The Last Song of Penelope (Songs of Penelope #3) by Claire North

The Last Song of Penelope (Songs of Penelope #3) by Claire North

The Last Song of Penelope by Claire North
My rating: 5 of 5 stars

I adore Greek myth retellings when they’re done well. Circe and The Song of Achilles, Clytemnestra and Stone Blind, Ariadne and Elektra and Atalanta are all examples of excellent retellings, beautifully written. Stone Blind and Circe are even among some of my very favorite books. But North’s Songs of Penelope trilogy has usurped them all on my shelf. It’s rare that a mythic retelling is not a standalone novel. It’s rare that such a story can stay so true to its source material while also being wonderfully original. It’s rare that every book in a trilogy merits five full stars. Songs of Penelope manages to do all three of those things brilliantly. There is nothing that I would change about any of this trilogy, but I believe this final installment, The Last Song of Penelope, is my favorite. What a note to end on.Each of these three books is told by a different goddess. Ithaca came from Hera’s perspective. House of Odysseus, from Aphrodite. In The Last Song of Penelope, we hear from the third of Olympus’s most prominent goddesses: Athena. (Artemis is also present throughout the series, but she has no interest in sitting still long enough to spin a tale.) Athena is the goddess of war and wisdom, and she sees that the gods of Greece will someday become obsolete. She is determined to be timeless where they are not, and she knows that the best way to achieve that is through a different kind of immortality, that guaranteed by a really good story. She will not be the star of this tale; she will be on the periphery, but that will be more than the rest of the pantheon achieves. It will be enough. It is for the crafting of this story that she has chosen to patron Odysseus and coax him through the twenty years he is away from Ithaca, first in Troy and then on his decade-long journey home. In this book, Odysseus is finally home. And, through the eyes of Athena, we witness all Hades break loose in the court of Penelope.

The triumph of Odysseus as we see it in The Odyssey is tragic here. We see a man storm in and wreck everything a woman has built, as if he has earned that destructive privilege simply by being a man. But here, that destructive force is a hero of the ages, one that millennia of readers and listeners have respected for his canniness: Odysseus. We know him as wise and clever, a man who always thinks through every step in a plan. And here, we see him lose his grip on that cleverness. In the wreckage, he and his furious, devastated wife must figure out how to repair the damage. Or, at least, how to survive it.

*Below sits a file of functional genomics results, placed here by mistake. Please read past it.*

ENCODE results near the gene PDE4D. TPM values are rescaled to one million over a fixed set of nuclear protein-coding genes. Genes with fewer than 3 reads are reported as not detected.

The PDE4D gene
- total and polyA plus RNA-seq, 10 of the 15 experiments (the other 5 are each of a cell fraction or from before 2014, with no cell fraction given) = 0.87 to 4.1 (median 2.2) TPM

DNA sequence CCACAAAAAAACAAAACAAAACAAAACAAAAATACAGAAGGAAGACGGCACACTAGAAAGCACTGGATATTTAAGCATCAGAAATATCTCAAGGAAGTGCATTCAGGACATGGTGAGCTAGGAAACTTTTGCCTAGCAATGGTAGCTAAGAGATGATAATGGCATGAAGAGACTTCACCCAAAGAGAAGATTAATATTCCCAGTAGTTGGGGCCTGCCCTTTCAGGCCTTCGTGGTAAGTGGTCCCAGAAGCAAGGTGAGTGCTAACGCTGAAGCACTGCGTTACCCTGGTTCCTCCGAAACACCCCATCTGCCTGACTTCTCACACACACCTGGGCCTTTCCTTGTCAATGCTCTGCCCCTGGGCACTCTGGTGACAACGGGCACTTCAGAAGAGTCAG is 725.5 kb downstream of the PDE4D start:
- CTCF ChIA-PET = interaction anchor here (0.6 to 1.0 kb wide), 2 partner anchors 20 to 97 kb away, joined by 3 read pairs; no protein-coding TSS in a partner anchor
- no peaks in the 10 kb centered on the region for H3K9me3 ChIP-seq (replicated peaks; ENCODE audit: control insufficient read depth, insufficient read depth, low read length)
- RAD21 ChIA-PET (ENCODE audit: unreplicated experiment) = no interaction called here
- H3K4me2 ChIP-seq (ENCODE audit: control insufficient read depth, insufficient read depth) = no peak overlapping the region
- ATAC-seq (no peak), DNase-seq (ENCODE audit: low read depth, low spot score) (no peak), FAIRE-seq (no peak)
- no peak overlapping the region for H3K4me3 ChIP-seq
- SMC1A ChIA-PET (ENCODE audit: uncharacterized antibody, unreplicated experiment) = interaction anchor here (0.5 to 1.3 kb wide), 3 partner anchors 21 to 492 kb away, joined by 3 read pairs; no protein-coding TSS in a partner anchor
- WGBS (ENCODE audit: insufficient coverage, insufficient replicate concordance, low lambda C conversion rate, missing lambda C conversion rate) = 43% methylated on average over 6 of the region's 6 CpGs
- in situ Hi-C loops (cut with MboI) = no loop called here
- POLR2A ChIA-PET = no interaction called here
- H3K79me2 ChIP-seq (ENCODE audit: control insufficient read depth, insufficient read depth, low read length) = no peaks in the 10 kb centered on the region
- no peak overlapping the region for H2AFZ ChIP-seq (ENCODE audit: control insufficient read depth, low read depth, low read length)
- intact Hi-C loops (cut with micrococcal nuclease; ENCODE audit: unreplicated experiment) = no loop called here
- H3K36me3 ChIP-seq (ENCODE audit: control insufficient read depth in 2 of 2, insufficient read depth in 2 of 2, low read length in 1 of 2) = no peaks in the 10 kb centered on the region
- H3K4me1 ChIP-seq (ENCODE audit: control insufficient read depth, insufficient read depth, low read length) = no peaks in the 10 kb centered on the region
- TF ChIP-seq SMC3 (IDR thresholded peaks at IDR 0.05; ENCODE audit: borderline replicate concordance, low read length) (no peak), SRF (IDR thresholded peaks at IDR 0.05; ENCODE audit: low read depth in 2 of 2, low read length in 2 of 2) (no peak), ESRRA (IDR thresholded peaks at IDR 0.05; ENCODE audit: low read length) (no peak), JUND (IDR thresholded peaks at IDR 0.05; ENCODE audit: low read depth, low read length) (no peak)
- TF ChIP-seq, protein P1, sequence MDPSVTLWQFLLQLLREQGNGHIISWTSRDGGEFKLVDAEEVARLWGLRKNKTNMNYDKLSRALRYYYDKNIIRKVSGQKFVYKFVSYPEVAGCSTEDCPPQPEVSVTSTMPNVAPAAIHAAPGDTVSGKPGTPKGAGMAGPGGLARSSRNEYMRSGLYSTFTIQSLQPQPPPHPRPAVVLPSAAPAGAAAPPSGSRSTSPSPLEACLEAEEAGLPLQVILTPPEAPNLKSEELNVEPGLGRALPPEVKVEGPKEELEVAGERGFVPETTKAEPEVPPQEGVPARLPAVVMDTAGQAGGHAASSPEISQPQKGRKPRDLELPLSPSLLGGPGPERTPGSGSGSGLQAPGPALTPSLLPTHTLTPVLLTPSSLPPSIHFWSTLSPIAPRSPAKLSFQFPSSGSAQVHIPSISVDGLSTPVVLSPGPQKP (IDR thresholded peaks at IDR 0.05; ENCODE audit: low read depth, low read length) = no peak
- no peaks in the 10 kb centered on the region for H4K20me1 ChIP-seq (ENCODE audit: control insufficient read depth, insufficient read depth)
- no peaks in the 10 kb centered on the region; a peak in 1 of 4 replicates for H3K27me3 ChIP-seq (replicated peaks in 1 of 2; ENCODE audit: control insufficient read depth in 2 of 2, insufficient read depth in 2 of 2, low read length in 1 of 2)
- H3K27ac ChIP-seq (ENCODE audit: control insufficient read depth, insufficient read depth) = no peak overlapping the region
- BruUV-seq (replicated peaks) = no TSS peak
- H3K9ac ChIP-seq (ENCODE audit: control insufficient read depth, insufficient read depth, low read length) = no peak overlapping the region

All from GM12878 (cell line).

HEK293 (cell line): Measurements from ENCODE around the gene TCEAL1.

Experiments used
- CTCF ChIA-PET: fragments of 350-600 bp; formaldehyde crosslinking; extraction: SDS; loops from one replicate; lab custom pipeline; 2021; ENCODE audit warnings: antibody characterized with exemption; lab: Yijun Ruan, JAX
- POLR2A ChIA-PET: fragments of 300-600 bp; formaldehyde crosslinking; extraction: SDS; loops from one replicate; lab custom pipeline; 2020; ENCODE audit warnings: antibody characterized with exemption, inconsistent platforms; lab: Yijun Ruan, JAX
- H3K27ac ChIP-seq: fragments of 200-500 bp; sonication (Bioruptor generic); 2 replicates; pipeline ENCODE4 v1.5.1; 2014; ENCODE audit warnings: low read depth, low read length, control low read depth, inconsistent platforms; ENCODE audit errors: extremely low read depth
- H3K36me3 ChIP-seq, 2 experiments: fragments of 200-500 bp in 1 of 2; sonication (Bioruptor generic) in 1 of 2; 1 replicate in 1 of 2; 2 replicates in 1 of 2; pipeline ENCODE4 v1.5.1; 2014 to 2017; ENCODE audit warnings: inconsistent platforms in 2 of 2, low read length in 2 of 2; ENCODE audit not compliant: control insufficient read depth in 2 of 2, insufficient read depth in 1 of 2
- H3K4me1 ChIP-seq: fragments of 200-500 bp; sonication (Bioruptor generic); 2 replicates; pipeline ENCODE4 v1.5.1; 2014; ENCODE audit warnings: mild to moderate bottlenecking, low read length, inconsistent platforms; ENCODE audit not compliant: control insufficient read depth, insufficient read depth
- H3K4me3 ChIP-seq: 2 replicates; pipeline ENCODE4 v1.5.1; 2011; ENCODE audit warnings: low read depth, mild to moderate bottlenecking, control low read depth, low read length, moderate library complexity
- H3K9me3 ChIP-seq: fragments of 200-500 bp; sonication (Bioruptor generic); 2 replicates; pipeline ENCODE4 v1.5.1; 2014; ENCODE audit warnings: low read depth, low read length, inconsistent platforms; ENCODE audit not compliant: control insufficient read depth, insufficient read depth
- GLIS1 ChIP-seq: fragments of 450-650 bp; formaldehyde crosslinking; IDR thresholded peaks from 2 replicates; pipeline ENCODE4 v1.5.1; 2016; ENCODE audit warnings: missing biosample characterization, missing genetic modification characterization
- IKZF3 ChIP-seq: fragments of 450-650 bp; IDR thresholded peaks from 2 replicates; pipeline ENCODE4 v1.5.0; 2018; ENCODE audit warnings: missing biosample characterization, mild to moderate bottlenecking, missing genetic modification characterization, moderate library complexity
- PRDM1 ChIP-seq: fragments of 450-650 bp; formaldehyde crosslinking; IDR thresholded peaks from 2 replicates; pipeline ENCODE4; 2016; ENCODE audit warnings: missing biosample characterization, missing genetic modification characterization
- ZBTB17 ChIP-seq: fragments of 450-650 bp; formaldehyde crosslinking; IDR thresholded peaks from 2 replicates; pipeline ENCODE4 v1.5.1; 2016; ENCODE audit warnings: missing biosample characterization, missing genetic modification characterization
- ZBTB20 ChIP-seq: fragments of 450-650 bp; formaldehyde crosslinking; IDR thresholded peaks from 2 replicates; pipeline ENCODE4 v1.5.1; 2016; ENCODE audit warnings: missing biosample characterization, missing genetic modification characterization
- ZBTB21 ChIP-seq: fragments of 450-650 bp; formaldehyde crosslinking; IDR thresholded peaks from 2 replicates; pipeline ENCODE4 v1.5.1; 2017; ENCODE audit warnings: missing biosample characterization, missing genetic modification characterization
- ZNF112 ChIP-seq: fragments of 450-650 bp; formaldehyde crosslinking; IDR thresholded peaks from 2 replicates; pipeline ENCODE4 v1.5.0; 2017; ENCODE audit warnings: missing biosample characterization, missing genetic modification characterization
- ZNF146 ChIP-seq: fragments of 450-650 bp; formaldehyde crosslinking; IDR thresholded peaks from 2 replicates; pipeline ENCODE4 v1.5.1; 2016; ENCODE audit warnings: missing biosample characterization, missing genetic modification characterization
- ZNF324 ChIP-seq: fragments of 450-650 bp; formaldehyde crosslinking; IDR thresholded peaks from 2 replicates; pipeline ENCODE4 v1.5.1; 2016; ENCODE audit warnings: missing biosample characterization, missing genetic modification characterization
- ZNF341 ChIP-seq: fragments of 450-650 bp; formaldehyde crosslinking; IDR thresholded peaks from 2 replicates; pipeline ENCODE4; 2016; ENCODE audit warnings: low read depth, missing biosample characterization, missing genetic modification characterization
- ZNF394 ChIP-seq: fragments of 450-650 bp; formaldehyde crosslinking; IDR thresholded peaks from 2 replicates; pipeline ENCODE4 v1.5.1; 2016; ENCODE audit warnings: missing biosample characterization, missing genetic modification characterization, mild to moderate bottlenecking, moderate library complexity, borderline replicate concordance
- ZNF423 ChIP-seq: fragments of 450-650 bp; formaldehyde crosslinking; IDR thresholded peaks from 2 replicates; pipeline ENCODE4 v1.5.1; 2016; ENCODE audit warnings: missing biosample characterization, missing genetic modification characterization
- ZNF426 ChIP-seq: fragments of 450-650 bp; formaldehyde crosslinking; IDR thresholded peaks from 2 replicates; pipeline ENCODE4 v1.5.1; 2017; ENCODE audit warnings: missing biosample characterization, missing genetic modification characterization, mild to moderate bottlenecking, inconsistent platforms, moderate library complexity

I love the character work in this series. Penelope, who has always been portrayed has nothing more than a faithful wife with just enough of her husband’s cleverness to outfox the suitors who plague her halls, is a woman of great depth here. We see her grow as the series progresses, as the layers of her character are slowly peeled back. And then there’s Odysseus. Because he is so intelligent and canny, we see him regain his grip on the cleverness that failed him in the heat of the moment. We see him learning from those mistakes and putting serious effort into cultivating empathy, as that’s what he needs to understand Penelope. His responses are so different from those of other men and kings in this land, in this time. At first, these differences are solely because he refuses to be like other men; he is better. But as the story continues, he begins to see himself and those around him — especially the women — differently, more clearly. He changes. He learns. He grows. I found both husband and wife incredibly believable and exquisitely rendered.

North’s writing is fantastic. Her prose in this series is as close to flawless as humanly possible. It’s brimming with humor and emotion while also being absolutely gorgeous. This series is excellent in physical and digital form, because it’s just a wonderful, timeless story, very well told. But it’s absolutely brilliant on audio. The Iliad and The Odyssey were the zenith of oral storytelling, and North has woven that kind of cadence into her unique retelling. Catrin Walker-Booth also just does a phenomenal job on the audio narration.

The elements I loved in the first two installments in the series carry through The Last Song of Penelope, as well. Besides the aforementioned character development and phenomenal craftsmanship to the writing itself, I just love how this series is set up. The pacing and setting are very well done. But one of the highlights for me is all of the gender politics, both ancient and modern, that is woven into the narrative. This is a very feminist series, but it never felt preachy or like it had an agenda. The point was to tell the stories of the women and goddesses on the periphery of such a famous story, and North was very successful in her aim.

I love everything about the Songs of Penelope trilogy. It’s a unique but timeless take on a story that has shaped storytelling for as far back as collective memory can recall. The entire trilogy is now shelved alongside my favorites. It’s a story I’ll be revisiting often, and I’ll think of it whenever The Iliad or The Odyssey are mentioned.

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